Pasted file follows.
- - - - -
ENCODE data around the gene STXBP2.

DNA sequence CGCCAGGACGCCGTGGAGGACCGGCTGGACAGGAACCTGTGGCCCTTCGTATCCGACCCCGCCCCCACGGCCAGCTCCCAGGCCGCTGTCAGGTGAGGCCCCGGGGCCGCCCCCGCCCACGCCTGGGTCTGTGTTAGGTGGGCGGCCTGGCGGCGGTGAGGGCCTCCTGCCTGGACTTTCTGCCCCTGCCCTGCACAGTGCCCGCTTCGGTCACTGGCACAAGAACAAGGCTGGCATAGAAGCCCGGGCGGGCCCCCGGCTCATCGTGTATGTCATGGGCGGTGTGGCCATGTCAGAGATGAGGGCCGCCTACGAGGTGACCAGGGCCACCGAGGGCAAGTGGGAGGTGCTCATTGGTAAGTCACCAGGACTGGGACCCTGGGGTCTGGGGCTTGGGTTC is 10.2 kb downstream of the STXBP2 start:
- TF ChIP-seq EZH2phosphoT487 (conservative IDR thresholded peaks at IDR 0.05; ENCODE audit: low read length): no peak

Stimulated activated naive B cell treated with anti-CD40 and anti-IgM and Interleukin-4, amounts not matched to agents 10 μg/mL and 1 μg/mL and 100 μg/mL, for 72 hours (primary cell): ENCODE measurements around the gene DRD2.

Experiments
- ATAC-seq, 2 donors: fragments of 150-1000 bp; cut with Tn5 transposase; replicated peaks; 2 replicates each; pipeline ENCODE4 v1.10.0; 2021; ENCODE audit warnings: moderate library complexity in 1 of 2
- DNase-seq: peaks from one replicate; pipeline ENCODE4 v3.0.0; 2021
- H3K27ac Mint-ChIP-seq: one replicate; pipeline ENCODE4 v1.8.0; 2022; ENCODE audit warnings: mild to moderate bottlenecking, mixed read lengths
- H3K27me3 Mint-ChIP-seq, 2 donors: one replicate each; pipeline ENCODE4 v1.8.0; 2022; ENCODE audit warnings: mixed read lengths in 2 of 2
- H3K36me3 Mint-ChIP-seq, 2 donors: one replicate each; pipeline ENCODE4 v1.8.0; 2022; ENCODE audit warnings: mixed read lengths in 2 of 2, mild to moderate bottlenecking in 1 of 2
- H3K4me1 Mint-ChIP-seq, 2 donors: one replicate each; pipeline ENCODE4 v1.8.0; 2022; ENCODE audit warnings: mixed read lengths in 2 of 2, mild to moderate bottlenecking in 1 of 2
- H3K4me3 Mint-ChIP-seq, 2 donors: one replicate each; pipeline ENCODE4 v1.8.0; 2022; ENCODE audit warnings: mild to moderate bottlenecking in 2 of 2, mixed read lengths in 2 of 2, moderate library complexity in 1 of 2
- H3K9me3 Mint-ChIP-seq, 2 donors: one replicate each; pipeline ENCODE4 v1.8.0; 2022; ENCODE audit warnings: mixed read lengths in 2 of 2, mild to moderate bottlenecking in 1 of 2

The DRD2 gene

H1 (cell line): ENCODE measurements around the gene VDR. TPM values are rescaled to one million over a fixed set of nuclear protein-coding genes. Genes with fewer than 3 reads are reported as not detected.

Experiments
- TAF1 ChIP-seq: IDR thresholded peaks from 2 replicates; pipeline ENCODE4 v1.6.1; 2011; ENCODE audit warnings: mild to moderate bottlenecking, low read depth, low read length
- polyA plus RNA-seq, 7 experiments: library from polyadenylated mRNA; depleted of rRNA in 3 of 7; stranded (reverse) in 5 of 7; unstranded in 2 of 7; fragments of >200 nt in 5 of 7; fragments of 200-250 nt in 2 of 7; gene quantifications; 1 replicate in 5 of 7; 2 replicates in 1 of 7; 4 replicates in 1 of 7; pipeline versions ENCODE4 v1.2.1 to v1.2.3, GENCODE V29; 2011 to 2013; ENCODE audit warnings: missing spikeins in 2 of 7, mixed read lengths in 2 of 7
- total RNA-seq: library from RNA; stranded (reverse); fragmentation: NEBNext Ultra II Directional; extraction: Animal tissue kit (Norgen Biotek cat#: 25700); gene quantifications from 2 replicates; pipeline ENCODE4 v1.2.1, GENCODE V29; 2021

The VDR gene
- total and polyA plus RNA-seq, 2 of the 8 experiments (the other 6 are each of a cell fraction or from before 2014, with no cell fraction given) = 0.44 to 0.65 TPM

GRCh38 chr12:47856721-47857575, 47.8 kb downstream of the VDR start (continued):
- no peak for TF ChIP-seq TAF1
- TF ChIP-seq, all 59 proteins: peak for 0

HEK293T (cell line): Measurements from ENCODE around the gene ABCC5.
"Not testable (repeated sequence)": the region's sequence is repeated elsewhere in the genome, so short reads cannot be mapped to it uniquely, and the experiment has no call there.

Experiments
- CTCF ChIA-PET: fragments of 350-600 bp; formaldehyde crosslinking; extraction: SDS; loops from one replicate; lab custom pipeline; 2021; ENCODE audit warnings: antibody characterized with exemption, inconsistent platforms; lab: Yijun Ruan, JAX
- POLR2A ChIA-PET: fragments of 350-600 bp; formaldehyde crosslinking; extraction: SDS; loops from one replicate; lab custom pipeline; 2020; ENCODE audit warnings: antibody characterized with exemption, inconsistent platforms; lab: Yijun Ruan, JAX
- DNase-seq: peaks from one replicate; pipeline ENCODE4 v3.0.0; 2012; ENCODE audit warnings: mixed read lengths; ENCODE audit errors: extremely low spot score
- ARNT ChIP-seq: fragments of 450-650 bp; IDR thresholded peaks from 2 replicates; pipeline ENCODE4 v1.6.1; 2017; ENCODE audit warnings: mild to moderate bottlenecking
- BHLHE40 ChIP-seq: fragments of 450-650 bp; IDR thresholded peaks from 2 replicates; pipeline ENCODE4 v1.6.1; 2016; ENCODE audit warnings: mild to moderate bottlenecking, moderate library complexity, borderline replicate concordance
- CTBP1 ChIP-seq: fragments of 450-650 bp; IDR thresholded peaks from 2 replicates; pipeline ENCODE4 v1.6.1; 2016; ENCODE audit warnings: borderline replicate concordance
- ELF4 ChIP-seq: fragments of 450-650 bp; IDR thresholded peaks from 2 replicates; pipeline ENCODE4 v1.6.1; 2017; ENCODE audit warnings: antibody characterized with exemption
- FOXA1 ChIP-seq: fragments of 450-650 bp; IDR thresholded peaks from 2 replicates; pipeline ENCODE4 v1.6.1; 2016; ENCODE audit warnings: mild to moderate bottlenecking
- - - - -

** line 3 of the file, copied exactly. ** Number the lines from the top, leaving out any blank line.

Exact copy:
- TF ChIP-seq EZH2phosphoT487 (conservative IDR thresholded peaks at IDR 0.05; ENCODE audit: low read length): no peak